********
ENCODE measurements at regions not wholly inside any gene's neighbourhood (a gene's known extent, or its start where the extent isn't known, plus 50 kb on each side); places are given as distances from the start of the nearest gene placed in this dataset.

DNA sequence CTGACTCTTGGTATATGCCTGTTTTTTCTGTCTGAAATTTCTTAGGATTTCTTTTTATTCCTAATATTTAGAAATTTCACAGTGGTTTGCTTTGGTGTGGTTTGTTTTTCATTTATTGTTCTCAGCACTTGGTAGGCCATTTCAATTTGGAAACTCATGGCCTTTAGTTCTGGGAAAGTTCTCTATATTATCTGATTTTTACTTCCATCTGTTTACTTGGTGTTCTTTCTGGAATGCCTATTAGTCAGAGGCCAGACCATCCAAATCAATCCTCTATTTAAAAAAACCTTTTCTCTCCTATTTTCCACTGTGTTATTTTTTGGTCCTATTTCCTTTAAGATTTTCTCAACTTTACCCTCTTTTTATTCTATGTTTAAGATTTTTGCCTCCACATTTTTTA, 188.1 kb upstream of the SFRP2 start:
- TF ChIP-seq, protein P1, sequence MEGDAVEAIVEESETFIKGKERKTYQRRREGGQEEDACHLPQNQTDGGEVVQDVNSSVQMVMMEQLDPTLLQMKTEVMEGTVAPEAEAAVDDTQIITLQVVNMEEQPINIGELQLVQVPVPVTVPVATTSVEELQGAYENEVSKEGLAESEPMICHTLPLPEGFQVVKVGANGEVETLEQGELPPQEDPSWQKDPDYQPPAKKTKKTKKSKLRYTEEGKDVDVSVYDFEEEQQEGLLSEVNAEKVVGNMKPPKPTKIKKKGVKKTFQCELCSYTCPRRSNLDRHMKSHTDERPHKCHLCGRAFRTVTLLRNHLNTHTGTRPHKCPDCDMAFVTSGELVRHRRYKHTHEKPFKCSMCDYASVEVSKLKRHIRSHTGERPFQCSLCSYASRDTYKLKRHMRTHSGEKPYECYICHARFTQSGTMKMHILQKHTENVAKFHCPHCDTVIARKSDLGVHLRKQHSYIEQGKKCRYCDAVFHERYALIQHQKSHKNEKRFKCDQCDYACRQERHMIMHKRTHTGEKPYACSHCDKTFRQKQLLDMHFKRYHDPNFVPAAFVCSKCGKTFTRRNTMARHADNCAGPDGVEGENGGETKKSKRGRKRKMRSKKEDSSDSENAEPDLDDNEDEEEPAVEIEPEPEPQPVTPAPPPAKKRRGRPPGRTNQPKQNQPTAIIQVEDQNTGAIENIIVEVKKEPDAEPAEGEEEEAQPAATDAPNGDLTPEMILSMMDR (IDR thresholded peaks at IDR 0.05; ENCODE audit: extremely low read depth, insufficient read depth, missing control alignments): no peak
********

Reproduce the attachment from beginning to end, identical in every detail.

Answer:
ENCODE measurements at regions not wholly inside any gene's neighbourhood (a gene's known extent, or its start where the extent isn't known, plus 50 kb on each side); places are given as distances from the start of the nearest gene placed in this dataset.

DNA sequence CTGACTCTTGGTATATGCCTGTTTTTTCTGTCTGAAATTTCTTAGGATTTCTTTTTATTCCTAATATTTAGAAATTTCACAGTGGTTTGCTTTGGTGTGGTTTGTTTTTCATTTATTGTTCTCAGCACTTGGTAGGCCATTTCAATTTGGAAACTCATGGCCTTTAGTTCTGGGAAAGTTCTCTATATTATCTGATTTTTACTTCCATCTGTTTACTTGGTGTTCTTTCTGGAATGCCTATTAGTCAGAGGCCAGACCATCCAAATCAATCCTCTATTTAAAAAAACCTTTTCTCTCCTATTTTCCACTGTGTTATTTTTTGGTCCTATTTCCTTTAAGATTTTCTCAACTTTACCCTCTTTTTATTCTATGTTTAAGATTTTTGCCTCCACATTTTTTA, 188.1 kb upstream of the SFRP2 start:
- TF ChIP-seq, protein P1, sequence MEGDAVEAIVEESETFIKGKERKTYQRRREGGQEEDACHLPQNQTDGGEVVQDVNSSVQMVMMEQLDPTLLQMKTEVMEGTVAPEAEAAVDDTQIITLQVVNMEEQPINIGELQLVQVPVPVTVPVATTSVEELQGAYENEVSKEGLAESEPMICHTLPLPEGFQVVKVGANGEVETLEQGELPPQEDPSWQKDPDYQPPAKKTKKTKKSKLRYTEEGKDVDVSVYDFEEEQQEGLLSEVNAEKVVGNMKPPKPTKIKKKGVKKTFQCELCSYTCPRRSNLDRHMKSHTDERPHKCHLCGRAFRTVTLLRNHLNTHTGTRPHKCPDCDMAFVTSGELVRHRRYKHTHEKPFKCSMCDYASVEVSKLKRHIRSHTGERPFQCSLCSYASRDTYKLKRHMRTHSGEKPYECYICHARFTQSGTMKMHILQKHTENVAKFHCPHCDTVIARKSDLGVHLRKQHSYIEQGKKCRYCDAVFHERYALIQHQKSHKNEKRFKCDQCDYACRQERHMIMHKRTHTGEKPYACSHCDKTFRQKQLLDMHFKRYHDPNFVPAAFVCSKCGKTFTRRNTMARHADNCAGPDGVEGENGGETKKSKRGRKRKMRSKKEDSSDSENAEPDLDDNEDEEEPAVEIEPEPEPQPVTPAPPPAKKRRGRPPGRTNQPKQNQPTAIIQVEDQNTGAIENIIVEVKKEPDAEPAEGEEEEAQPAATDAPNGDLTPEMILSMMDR (IDR thresholded peaks at IDR 0.05; ENCODE audit: extremely low read depth, insufficient read depth, missing control alignments): no peak